Clark Chronicle

Speech and Debate students compete in the annual Mock Trial competition

Carlos Rodriguez, Website Editor

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“Objection your honor, the lawyer is badgering the witness!” This was one of many phrases that could be heard at the annual mock trial competition this year, with schools from all over the state of California competing.

On Nov. 5, students from teacher Melissa O’Gara’s Speech and Debate class competed in the first round of the Los Angeles County Mock Trial competition, sponsored by the Constitutional Rights Foundation. Each of the two Clark Magnet teams got the chance to argue a case with a difficult fact pattern and were able to experience what being a part of a criminal trial is like.

The Green team got a raw score of 255, while the Yellow team got a raw score of 235. It will not be known which, if any, team advanced until after the second round on Nov. 13.

The trial was centered around defendant Reagan Klein, charged with falsely reporting an emergency and making a criminal threat. Reagan and his coworkers, who work at the Hennessy’s restaurant, catfished the victim, Sawyer Smith, after she became famous on social media in order to get her to stop mentioning her fame. Sawyer told Sam Kolostian, the restaurant owner, that Reagan had broken an oven on New Year’s’ Eve as an act of retribution, and Sam fired Reagan and threatened to sue him for breaking it. In response, Reagan made a death threat to Sawyer Smith on social media, and Sawyer was swatted later that day.

In the months leading up to the annual competition, students from O’Gara’s class practiced every other day by having the witnesses memorize their lines, and the lawyers coming up with questions and statements to the court. Unlike previous years in which students only practiced every Sunday (due to the activity being a club and not a class), everyone was given the chance to extensively ready themselves to perform well.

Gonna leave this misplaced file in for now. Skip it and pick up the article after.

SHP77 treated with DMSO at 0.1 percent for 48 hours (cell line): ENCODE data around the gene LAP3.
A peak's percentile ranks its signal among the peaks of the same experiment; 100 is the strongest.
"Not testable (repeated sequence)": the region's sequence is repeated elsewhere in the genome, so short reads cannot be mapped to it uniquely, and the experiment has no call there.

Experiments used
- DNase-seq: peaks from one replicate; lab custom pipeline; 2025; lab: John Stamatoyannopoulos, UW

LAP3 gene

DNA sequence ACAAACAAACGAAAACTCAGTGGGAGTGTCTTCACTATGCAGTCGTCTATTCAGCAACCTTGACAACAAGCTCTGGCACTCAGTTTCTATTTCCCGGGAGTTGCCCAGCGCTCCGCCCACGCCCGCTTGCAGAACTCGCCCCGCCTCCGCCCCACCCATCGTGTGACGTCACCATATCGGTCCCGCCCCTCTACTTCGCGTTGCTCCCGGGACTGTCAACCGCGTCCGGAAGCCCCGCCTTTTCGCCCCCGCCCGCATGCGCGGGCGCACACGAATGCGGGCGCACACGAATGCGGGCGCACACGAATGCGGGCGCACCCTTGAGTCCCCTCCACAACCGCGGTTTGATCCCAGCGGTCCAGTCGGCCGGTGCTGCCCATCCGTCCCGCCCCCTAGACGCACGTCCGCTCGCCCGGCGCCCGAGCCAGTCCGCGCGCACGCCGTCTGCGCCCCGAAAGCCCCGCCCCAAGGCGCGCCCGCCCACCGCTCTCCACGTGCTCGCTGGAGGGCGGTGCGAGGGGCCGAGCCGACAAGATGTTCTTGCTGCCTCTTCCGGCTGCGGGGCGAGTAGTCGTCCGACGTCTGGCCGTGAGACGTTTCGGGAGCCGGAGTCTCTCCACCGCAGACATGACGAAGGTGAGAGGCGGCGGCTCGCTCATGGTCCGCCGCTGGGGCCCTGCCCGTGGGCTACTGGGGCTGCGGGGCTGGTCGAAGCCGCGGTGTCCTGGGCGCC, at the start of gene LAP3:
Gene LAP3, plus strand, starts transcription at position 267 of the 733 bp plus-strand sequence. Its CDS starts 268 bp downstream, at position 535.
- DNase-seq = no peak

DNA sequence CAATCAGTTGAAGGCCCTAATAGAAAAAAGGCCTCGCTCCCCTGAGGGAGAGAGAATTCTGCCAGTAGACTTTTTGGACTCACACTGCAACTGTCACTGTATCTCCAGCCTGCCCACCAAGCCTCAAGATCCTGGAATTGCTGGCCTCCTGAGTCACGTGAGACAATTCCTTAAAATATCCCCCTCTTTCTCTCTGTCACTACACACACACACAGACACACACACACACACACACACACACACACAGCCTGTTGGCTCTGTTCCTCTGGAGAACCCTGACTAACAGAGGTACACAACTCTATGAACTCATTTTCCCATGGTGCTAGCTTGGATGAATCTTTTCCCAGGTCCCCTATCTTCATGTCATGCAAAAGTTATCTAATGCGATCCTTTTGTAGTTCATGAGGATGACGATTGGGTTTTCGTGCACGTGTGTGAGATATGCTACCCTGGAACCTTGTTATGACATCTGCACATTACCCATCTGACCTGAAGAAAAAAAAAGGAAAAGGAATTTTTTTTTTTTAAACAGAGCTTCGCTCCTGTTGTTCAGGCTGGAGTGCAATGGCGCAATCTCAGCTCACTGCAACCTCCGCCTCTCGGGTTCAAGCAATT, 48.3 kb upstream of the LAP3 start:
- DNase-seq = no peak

O’Gara said that the program becoming a class proved beneficial to everyone involved in Mock Trial at Clark. “We were able to analyze the case more deeply and had more time for preparation, practice, and peer review,” O’Gara said.

Giving the Clark Magnet teams an advantage, O’Gara’s husband, Michael O’Gara, a judge and former prosecutor for almost two decades, frequently came to the class in order to give assistance to the students and preside over practice trials. Mr. O’Gara made sure to explain court objections and how to respond to them, and asked questions to pre-trial attorneys to show that they could think on their feet.

Senior Sangam Sharma explained how having Mr. O’Gara in the classroom helped to prepare the team via his straight-forward attitude. “Having Judge O’Gara around is so helpful,” Sharma said. “Right away, he can catch a mistake that we’ve missed for weeks. He isn’t like a teacher; he doesn’t worry about offending us or how his words will be taken. He tells us exactly how it is and is very direct with us, which I’m grateful for when I need his help.”

Once the actual competition date arrived, tensions were high when the students entered the courthouse. Nevertheless, both teams were able to perform as well as they could due to the fact that they had the time and eagerness to prepare.

Sophomore David Najaryan said that he now views Mock Trial as an elective in which no individual can simply be idle. “From being in the class, I learned that Mock Trial isn’t as simple as memorizing lines but involves effort,” Najaryan said.

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Speech and Debate students compete in the annual Mock Trial competition